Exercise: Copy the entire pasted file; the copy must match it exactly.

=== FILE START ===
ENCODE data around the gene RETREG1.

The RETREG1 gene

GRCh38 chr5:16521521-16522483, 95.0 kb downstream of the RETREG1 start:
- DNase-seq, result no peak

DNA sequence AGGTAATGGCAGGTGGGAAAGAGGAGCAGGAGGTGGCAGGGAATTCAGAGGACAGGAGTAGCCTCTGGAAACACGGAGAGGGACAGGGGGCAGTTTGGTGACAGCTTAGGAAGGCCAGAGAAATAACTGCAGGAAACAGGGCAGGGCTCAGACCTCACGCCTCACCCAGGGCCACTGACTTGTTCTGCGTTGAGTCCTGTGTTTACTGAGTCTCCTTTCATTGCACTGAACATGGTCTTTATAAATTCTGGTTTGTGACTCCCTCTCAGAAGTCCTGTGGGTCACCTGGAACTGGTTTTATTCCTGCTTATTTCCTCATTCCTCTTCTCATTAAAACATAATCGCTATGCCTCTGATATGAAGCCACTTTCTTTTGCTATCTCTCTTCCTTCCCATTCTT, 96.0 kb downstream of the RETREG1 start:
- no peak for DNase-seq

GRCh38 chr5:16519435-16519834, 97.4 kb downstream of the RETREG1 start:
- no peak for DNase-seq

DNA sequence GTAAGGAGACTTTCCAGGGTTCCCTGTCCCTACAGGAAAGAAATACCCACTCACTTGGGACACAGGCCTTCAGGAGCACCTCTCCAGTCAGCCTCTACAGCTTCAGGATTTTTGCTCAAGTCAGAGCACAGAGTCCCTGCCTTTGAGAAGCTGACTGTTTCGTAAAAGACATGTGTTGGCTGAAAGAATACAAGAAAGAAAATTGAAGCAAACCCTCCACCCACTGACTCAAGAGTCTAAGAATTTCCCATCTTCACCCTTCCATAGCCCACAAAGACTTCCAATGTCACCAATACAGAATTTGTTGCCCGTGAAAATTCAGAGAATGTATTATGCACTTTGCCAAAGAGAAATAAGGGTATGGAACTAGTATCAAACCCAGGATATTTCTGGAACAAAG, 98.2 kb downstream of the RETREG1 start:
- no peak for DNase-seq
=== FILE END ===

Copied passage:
ENCODE data around the gene RETREG1.

The RETREG1 gene

GRCh38 chr5:16521521-16522483, 95.0 kb downstream of the RETREG1 start:
- DNase-seq, result no peak

DNA sequence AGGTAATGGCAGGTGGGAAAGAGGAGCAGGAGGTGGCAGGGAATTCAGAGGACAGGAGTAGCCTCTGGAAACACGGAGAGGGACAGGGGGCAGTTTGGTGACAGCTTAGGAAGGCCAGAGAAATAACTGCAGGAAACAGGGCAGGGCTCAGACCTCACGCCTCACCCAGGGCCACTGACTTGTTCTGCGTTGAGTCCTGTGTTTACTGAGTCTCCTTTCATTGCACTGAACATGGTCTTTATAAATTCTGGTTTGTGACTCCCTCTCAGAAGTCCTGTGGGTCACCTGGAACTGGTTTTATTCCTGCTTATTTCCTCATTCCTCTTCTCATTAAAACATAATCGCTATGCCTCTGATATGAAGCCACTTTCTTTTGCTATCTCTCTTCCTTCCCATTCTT, 96.0 kb downstream of the RETREG1 start:
- no peak for DNase-seq

GRCh38 chr5:16519435-16519834, 97.4 kb downstream of the RETREG1 start:
- no peak for DNase-seq

DNA sequence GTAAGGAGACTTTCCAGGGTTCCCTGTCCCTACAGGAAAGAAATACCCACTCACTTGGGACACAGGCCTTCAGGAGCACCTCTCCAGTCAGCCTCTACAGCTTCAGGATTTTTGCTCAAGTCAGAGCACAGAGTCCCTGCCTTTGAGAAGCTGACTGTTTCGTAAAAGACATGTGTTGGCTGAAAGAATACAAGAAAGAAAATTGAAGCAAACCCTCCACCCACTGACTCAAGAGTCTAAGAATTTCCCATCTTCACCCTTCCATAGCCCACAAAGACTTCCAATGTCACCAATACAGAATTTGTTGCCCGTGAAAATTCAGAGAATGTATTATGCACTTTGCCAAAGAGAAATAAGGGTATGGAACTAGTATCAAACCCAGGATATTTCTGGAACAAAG, 98.2 kb downstream of the RETREG1 start:
- no peak for DNase-seq